When it comes to starting up a project, we all visualize a very specific scenario. This varies greatly from person to person. And some people really get it wrong.

Suppose you hear an idea from a friend, and you both convince each other that it would be a great business. The more  you talk, the more certain you become that CNN will want to buy you out.
I have many friends that talk to me about business ideas because I kind of have a thing for ideas.

I won’t burst it, ever.

I’ll pick at it and make it seem like the best thing ever (because ideas are the best things ever), and my friends feel good about themselves for coming up with such an amazing one.

But that’s usually where it stays.

Once I start asking questions about how much funding they’ll need, or how to bootstrap it strategically, most will actually start modifying their own idea in order to make it easier to manage… or changing the topic completely.

Who will you sell it to? Why would they buy it?

Are you willing to spend $50 on a website and 100 hours learning how to manage it?

The short, thoughtless answer, is yes. But the reality is that my friends usually start seeing me as a jerk for asking them those questions, and then call me a know-it-all, I feel like I burst their idea, and they blame me for it too.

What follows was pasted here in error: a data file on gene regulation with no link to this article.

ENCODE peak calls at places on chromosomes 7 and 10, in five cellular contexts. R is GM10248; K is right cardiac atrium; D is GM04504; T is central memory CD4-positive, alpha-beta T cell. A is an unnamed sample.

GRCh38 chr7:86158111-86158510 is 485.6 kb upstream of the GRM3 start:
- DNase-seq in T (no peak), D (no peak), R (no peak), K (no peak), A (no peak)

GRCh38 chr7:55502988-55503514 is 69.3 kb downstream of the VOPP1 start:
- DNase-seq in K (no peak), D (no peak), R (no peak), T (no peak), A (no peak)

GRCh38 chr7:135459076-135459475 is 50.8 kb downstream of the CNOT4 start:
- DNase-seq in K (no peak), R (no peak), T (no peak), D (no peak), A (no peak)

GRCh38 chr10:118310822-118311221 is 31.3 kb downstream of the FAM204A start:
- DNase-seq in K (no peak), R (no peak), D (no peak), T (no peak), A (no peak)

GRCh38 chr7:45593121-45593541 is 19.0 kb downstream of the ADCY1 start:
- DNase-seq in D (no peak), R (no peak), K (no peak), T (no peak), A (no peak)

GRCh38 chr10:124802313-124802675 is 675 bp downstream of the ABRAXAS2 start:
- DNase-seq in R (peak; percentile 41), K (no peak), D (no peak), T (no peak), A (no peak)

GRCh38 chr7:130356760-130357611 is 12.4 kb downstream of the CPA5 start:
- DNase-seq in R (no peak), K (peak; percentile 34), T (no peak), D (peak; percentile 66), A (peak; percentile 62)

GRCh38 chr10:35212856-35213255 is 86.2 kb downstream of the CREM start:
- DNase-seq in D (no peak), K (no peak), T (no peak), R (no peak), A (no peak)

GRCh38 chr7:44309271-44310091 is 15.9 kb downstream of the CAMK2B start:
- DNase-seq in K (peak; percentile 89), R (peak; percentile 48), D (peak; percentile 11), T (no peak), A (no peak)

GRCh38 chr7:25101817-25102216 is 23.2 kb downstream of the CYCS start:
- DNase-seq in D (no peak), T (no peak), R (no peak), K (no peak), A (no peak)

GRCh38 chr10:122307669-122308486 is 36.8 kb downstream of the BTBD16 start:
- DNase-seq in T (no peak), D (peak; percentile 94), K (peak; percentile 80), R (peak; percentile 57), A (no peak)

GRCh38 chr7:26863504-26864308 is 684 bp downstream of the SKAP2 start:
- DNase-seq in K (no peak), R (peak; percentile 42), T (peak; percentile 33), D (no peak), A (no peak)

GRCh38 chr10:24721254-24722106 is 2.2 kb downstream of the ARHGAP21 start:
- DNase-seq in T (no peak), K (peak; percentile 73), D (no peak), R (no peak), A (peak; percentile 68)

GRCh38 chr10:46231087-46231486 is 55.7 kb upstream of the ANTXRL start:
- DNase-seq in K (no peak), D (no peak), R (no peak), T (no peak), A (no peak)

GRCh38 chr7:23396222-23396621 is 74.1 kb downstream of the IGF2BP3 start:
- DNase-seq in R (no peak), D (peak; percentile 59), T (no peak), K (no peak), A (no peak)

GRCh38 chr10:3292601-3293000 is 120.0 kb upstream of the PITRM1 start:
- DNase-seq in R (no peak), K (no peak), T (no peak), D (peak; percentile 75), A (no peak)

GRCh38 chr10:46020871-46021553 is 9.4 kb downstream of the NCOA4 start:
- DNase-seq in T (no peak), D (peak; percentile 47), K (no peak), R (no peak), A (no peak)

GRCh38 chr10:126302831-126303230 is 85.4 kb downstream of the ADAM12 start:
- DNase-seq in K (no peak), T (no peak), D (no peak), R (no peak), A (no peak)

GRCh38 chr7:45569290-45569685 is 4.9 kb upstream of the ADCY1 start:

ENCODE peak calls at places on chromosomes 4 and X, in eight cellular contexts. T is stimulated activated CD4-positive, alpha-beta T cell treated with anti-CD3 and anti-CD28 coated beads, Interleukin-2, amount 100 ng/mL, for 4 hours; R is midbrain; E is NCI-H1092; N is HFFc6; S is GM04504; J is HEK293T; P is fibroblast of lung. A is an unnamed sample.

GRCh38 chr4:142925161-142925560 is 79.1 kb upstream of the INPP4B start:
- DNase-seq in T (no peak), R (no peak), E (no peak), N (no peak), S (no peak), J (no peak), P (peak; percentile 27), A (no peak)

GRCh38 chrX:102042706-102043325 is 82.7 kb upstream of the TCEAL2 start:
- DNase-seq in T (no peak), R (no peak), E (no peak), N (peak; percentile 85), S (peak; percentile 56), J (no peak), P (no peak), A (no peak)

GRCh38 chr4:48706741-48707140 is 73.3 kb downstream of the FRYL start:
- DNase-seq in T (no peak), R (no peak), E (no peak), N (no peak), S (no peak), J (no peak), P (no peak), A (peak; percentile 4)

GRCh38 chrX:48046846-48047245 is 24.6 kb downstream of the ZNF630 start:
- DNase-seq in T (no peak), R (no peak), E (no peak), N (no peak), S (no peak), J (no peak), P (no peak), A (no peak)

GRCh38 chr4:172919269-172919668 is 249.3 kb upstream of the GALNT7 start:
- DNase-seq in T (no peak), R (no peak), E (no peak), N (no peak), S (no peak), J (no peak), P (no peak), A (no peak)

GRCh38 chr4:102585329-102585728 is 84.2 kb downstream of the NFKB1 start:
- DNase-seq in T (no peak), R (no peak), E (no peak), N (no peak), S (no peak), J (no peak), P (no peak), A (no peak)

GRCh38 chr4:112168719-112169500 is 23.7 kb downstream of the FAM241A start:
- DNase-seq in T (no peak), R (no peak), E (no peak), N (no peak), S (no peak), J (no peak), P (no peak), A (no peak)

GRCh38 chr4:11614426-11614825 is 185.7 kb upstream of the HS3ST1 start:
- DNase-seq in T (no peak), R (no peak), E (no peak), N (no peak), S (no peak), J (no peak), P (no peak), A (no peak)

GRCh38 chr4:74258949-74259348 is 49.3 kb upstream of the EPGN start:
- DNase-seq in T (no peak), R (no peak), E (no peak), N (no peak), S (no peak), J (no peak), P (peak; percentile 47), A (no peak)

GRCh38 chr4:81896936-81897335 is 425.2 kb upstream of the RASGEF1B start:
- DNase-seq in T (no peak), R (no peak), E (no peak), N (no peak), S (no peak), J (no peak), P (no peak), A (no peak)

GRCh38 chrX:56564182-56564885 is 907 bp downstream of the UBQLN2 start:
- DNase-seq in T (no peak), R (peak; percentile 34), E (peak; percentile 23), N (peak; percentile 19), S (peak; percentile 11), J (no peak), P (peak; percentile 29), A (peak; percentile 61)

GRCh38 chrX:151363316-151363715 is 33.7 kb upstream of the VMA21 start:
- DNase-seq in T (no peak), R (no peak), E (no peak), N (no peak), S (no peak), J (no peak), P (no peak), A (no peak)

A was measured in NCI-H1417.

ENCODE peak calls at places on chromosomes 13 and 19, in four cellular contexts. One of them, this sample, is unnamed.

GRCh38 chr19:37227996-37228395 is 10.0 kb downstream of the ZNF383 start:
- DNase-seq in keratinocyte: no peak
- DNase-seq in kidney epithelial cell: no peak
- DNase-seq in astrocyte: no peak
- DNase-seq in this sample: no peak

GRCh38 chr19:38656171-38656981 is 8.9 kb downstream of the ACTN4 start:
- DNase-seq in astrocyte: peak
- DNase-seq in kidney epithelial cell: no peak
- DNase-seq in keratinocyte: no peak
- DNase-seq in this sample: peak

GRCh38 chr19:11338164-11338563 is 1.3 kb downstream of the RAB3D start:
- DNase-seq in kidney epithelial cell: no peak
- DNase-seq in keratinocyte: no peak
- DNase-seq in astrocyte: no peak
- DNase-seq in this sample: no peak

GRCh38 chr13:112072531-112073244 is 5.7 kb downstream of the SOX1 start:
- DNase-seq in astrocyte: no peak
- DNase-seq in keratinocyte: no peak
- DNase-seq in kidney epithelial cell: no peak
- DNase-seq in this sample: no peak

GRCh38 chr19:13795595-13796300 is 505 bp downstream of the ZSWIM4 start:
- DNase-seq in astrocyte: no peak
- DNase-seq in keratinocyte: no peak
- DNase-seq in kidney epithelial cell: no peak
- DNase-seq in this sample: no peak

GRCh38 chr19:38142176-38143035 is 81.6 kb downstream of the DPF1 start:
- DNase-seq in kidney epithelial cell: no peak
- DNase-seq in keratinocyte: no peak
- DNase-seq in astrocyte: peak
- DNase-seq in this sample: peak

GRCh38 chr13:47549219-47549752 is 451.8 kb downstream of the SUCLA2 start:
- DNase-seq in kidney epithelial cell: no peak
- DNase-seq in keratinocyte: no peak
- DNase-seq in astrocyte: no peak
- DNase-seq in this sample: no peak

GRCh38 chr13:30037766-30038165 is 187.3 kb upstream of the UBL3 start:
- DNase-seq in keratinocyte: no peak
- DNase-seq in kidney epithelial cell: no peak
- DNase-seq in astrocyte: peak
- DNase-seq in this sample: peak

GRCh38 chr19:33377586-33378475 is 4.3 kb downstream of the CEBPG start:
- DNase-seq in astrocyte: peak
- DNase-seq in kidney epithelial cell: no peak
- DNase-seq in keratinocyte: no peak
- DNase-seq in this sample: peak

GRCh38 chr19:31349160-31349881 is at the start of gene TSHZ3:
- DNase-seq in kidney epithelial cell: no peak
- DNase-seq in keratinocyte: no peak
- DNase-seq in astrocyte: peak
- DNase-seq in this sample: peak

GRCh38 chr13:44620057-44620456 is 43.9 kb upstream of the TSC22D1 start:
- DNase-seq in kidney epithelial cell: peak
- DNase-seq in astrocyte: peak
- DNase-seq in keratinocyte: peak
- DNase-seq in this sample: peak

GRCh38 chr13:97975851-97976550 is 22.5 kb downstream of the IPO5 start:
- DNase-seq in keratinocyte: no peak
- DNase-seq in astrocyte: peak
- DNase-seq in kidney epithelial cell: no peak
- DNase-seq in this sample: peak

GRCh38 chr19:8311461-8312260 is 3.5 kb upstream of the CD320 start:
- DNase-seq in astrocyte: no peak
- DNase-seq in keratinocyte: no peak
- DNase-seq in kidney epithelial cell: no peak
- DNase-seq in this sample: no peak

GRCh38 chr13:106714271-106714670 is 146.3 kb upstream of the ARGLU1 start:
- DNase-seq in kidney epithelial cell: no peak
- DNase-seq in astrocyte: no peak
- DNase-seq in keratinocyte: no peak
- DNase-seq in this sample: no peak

How Your Friend Sees It

  1. The idea is amazing, and they can’t believe how no one else has thought of it yet.
  2. They imagine their storefront, or their future office, logos, and what they’ll wear every day.
  3. They want to start planning out their menu, or list of services.
  4. Some even go as far as pricing their own products to know how much they’ll make.

How You See It

  1. The idea is amazing, so you should start researching your competition as soon as possible because you know that something similar exists out there.
  2. You begin planning out how you’ll test your idea to see if anyone wants to buy your product or service.
  3. You start finding out what the minimum start up costs are, what services you’re willing to pay upfront for, and which you’re willing to work your butt off to learn.
  4. How you’ll promote your product or service.

Truth is, ideas are everywhere and I’ve seen a ton of mine morph and die off, while others are still wobbling around the world right now. The difference between those I’m still figuring out, but a definite factor is dedication.

The will to keep going even when swimming upstream is one that proves true time and time again.

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